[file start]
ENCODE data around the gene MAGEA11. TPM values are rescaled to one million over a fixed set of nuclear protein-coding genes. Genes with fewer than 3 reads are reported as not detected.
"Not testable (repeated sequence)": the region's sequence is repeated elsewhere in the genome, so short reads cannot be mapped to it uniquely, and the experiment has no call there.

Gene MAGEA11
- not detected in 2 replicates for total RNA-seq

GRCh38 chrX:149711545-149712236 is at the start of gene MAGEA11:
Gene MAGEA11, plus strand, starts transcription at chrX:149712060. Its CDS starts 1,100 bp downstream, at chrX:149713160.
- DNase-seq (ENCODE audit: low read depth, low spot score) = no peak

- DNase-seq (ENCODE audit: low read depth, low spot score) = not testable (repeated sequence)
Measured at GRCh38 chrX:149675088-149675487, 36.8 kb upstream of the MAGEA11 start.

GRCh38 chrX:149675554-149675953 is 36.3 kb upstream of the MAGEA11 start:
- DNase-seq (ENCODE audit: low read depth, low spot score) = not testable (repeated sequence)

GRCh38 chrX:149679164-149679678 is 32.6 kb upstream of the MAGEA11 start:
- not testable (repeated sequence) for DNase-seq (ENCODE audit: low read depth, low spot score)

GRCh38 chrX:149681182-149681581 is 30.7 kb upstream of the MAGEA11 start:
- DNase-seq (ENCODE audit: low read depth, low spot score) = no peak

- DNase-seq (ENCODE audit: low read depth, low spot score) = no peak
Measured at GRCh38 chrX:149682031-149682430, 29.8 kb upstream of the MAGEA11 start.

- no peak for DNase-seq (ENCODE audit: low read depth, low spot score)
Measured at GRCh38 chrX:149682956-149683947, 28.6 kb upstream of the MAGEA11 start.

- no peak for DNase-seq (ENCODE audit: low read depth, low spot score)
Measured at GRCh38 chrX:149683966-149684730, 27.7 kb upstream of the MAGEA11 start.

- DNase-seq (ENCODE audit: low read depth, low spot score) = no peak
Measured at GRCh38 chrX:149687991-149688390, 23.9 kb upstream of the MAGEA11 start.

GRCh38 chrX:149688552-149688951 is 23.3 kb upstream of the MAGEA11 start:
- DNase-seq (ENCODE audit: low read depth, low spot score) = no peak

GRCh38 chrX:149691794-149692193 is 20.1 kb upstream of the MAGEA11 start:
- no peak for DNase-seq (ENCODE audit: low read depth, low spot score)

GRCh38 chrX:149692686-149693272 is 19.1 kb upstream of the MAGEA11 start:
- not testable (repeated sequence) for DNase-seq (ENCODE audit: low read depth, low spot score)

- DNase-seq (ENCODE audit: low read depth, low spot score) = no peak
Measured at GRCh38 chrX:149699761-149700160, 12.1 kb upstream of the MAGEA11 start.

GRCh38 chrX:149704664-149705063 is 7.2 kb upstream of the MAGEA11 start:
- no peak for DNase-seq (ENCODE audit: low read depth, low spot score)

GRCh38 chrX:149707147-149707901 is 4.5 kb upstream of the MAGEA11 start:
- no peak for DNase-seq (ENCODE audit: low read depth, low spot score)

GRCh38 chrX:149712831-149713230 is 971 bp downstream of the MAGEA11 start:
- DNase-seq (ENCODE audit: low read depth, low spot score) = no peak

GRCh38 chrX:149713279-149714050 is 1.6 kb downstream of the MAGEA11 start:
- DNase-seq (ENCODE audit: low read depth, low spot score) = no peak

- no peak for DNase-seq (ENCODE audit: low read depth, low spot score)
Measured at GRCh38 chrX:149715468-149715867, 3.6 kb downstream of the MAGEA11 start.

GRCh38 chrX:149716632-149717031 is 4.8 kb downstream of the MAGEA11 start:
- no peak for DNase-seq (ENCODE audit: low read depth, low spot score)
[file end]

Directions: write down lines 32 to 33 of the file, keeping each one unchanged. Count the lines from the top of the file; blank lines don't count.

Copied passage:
GRCh38 chrX:149704664-149705063 is 7.2 kb upstream of the MAGEA11 start:
- no peak for DNase-seq (ENCODE audit: low read depth, low spot score)